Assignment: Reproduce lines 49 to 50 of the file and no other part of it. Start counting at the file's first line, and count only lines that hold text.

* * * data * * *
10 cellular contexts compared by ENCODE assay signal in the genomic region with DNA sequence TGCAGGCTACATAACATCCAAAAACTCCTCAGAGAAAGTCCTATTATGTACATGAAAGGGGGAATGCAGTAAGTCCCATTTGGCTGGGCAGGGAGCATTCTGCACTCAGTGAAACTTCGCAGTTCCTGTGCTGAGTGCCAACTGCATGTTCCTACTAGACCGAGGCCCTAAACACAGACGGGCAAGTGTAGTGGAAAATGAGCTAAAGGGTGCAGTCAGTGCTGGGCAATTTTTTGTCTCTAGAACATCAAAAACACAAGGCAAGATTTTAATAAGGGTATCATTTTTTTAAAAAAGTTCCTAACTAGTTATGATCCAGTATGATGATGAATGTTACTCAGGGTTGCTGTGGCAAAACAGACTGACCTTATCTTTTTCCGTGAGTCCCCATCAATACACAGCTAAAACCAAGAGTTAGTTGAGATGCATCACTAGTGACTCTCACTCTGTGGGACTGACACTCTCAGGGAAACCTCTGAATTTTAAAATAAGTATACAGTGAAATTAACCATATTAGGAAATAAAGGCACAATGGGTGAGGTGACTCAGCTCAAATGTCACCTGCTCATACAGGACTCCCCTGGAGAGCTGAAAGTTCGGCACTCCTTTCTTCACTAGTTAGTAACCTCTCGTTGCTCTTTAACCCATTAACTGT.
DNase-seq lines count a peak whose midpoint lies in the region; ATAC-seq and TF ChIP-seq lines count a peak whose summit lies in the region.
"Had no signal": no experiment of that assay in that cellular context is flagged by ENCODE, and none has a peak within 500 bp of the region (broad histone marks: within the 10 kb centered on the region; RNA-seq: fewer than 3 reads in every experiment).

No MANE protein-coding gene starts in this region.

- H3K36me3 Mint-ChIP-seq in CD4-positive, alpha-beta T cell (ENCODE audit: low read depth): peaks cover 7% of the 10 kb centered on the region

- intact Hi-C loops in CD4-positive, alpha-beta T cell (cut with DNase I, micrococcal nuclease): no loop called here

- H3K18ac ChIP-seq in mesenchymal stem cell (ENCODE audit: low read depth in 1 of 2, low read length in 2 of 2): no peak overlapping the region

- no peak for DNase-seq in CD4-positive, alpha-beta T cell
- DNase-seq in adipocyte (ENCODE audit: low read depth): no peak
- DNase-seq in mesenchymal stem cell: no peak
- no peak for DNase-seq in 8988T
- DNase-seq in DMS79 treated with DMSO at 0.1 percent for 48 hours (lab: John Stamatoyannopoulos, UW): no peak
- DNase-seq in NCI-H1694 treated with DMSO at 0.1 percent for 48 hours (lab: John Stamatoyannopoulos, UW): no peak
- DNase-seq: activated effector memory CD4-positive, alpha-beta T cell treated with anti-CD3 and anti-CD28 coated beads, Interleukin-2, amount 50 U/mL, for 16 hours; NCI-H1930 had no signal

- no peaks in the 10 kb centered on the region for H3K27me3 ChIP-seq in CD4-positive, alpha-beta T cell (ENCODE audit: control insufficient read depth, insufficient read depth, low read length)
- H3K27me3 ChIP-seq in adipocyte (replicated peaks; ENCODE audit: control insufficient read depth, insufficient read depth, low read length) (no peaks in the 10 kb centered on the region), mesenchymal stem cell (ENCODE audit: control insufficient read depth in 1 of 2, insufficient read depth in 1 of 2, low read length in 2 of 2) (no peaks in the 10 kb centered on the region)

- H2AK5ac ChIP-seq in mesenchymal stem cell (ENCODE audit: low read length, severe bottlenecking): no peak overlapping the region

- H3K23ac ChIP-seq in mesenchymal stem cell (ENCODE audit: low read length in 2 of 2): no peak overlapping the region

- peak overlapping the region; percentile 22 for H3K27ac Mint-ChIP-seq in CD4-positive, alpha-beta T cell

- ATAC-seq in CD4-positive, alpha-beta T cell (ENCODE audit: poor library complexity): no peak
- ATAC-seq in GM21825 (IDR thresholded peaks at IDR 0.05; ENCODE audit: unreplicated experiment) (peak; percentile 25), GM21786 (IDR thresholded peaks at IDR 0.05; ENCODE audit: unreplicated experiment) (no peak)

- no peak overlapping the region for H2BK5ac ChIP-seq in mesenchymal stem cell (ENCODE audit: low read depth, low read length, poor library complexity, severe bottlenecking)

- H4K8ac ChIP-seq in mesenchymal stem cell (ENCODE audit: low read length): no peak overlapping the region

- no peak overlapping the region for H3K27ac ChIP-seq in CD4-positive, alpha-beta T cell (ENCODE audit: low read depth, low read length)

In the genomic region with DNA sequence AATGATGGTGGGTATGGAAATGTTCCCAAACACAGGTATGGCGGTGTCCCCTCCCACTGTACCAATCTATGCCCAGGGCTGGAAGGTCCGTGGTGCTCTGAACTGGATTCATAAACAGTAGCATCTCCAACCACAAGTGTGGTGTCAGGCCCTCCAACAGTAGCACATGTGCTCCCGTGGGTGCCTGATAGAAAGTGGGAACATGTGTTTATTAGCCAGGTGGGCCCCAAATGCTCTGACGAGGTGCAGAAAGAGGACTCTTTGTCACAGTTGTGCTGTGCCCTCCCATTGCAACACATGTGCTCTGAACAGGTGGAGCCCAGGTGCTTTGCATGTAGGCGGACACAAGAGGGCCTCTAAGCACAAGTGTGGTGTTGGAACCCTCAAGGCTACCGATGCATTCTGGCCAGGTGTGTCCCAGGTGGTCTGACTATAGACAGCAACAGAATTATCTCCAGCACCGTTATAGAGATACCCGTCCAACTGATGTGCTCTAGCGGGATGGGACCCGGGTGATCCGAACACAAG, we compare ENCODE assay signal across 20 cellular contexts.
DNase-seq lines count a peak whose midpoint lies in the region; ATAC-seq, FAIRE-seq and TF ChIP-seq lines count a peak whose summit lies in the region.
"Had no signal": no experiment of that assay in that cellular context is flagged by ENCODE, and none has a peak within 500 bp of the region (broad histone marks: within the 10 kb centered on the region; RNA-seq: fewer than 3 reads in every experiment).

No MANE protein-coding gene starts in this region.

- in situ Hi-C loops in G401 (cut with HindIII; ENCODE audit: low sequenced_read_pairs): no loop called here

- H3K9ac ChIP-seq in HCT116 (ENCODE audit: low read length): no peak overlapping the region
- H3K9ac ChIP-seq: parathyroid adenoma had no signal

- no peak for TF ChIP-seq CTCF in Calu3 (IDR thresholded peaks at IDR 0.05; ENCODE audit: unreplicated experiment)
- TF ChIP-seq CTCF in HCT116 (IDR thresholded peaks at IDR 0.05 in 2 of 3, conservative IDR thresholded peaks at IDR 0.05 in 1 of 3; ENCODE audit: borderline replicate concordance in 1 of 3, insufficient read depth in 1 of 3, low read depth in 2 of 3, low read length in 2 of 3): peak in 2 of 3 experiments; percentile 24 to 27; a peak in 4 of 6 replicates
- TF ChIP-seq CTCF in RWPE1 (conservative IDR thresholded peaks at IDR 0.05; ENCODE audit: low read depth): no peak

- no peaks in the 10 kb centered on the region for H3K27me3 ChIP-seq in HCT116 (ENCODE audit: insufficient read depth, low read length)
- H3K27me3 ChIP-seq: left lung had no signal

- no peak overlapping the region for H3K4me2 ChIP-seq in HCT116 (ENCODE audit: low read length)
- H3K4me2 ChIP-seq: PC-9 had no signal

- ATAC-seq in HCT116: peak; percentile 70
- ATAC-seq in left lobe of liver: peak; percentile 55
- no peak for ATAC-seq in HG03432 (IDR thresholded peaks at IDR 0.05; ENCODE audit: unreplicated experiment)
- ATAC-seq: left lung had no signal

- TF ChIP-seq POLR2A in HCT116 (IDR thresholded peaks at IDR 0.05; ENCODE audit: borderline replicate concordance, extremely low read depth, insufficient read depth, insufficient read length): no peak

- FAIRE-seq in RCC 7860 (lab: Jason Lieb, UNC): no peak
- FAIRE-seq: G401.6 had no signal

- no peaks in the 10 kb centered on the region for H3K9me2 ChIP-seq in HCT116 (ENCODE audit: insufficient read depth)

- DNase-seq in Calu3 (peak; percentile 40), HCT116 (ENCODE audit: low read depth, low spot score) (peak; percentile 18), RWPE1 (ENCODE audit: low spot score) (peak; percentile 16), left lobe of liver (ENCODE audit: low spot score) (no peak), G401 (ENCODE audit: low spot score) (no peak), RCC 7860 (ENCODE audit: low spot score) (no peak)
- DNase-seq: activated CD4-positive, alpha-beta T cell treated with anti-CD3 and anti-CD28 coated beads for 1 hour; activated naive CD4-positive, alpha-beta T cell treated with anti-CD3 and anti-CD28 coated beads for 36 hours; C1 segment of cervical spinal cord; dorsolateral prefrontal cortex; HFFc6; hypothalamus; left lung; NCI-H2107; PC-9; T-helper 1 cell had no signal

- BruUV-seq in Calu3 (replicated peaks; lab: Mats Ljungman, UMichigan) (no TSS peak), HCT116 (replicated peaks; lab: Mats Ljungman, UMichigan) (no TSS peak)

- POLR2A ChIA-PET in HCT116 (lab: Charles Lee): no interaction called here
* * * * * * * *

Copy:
- BruUV-seq in Calu3 (replicated peaks; lab: Mats Ljungman, UMichigan) (no TSS peak), HCT116 (replicated peaks; lab: Mats Ljungman, UMichigan) (no TSS peak)

- POLR2A ChIA-PET in HCT116 (lab: Charles Lee): no interaction called here